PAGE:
According to court documents, Indian national Nikhil Gupta is being subjected to human rights violations, including prolonged solitary confinement, while in custody in the Czech Republic. He is being accused by federal prosecutors of engaging in a murder-for-hire plot to kill a Khalistani terrorist on American soil.
Additionally, according to court records, Gupta last visited the US in 2017.
Federal prosecutors in this country charged 52-year-old Gupta in an indictment that was made public in November of last year with collaborating with an Indian government employee in the thwarted attempt to assassinate dual US and Canadian citizen Khalistani terrorist Gurpatwant Singh Pannun on US soil.
On June 30, 2023, Gupta was detained in Prague, Czech Republic, and is still detained there. His extradition to the US is being sought by the US government.
In a “Motion to Compel Production of Discovery,” his lawyer Jeff Chabrowe asked the court to order federal prosecutors to produce “the defence materials relevant to its ability to defend the instant charges” on January 4 in the US District Court, Southern District of New York. His legal representative claimed in the motion that Gupta, an Indian national, “was last in the United States in 2017.”
Gupta is not permitted consular access, his family has reportedly told the media that they have “limited access” to him, and he “faces basic human rights violations in custody in Prague, including extended solitary confinement,” according to the application. On his behalf, the Czech Supreme Court has received a habeas corpus petition.” The government was given three days by US District Judge Victor Marrero on January 8 to reply to the motion that Gupta’s lawyer had filed. The government stated in a response submitted to the district court on Wednesday that Gupta’s request for discovery materials ought to be turned down.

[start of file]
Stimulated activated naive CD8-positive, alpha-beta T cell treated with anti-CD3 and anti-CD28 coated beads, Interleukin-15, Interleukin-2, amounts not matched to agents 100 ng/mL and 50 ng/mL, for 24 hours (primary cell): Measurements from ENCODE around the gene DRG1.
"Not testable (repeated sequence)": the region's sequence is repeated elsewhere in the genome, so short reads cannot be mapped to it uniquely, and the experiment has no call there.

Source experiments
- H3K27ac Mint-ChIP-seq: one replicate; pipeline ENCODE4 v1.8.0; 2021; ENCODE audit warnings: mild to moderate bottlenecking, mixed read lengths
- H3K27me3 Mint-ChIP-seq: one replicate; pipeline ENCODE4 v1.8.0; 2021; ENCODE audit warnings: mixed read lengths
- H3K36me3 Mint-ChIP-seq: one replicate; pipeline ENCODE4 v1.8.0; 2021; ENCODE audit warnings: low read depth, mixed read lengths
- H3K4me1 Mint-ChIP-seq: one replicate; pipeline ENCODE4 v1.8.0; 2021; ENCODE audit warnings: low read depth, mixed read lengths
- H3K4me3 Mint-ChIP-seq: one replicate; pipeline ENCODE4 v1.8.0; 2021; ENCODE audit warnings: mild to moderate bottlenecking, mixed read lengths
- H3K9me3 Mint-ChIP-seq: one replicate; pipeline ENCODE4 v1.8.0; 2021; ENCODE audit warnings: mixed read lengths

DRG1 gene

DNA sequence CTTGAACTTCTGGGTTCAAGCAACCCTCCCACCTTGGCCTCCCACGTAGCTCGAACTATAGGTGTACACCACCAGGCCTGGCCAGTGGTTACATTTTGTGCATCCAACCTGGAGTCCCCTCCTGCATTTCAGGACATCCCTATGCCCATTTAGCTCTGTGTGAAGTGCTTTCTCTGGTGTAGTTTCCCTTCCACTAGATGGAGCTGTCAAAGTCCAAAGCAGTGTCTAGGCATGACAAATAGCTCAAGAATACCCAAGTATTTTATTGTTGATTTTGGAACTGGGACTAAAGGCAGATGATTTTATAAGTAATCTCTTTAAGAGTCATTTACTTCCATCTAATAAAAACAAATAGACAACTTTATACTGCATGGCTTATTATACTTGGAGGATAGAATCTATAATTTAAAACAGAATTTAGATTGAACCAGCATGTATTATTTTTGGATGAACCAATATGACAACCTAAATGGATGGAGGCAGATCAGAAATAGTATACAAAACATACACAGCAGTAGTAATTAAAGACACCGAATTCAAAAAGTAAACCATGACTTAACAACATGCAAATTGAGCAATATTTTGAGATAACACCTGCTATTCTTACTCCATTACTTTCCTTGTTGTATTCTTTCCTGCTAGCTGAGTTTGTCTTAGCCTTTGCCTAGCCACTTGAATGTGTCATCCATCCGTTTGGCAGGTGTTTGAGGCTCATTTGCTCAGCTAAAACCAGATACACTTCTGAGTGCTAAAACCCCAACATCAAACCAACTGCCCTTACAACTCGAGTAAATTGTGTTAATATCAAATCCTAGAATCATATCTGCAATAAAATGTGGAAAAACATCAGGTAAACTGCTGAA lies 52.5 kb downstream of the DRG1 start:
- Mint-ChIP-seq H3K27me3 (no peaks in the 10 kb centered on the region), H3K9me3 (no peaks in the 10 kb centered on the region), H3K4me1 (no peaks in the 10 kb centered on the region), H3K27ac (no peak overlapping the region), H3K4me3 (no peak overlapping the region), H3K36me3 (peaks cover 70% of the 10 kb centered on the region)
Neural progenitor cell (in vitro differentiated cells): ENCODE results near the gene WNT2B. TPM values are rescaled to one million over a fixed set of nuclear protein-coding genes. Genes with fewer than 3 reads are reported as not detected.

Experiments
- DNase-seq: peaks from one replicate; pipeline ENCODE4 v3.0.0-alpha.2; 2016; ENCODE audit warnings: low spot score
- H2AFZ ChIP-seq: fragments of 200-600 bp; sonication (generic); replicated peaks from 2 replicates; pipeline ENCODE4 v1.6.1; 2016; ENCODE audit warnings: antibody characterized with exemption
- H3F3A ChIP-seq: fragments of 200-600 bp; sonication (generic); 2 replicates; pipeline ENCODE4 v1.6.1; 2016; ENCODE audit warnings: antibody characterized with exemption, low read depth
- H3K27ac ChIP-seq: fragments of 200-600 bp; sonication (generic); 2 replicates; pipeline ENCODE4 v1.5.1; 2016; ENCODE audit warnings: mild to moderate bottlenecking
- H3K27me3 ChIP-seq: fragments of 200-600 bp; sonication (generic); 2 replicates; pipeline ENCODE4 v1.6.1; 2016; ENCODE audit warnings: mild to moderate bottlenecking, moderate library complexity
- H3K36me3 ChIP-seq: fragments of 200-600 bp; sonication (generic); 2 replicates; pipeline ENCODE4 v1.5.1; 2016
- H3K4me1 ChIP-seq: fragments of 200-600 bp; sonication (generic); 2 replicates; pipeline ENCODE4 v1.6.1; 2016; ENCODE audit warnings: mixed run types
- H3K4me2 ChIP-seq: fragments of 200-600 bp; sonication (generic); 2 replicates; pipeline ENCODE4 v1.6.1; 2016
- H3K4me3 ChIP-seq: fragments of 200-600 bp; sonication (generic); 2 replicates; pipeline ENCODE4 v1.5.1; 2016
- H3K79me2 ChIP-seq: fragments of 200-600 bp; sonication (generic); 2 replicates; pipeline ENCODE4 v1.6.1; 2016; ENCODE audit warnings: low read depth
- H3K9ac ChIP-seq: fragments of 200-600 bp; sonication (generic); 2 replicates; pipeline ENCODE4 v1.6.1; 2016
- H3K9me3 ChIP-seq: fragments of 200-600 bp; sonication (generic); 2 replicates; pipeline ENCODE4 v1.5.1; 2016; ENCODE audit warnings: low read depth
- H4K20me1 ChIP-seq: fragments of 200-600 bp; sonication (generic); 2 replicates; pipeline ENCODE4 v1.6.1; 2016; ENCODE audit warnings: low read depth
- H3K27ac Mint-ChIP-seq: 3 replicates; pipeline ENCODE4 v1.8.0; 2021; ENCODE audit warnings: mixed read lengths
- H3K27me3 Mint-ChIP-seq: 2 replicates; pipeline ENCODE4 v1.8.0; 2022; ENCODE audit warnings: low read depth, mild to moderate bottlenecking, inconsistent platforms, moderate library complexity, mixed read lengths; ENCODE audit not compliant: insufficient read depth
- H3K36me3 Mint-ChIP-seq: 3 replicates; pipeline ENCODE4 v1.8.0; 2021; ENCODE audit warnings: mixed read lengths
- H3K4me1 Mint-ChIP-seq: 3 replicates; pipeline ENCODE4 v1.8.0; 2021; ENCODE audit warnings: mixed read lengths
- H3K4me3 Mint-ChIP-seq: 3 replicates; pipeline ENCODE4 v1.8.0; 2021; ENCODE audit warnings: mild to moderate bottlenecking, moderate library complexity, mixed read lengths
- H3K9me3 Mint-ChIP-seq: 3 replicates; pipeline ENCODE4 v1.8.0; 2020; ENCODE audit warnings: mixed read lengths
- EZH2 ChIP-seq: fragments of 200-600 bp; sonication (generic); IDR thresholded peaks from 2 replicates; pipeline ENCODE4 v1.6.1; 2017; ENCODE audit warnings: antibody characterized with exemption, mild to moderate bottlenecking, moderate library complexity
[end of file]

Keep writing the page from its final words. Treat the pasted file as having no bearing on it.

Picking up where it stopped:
“The government respectfully submits this letter in opposition to defendant Nikhil Gupta’s motion to compel discovery during the pendency of his extradition proceedings in the Czech Republic,” federal prosecutors said.
They declared that “the government is prepared to produce discovery promptly upon the defendant’s appearance in this District and arraignment on this case,” in accordance with federal rules of criminal procedure. But before then, the defendant claims he has no right to discovery and that the court has no valid reason to grant it.” US Attorney Damian Williams responded on behalf of the government, stating that Gupta has not yet established any legal claim or basis for discovery. Like any other criminal defendant, the government is prepared to give him discovery as soon as he shows up and is arraigned in this District. Williams stated that his motion to compel discovery ought to be rejected.
In its response, the US government points out that the charges are contained in a 15-page superseding indictment along with more factual information about the murder-for-hire scheme and Gupta’s actions to further it.
As stated in the superseding indictment, Gupta arranged for a colleague to pay a US law enforcement undercover agent in Manhattan an initial sum of USD 15,000 in cash in order to facilitate the murder.
Over several weeks, Gupta routinely spoke with the undercover agent and a confidential US law enforcement source, whom Gupta suspected of being a criminal associate, about the alleged plot, “including on video calls in which the defendant personally appeared.”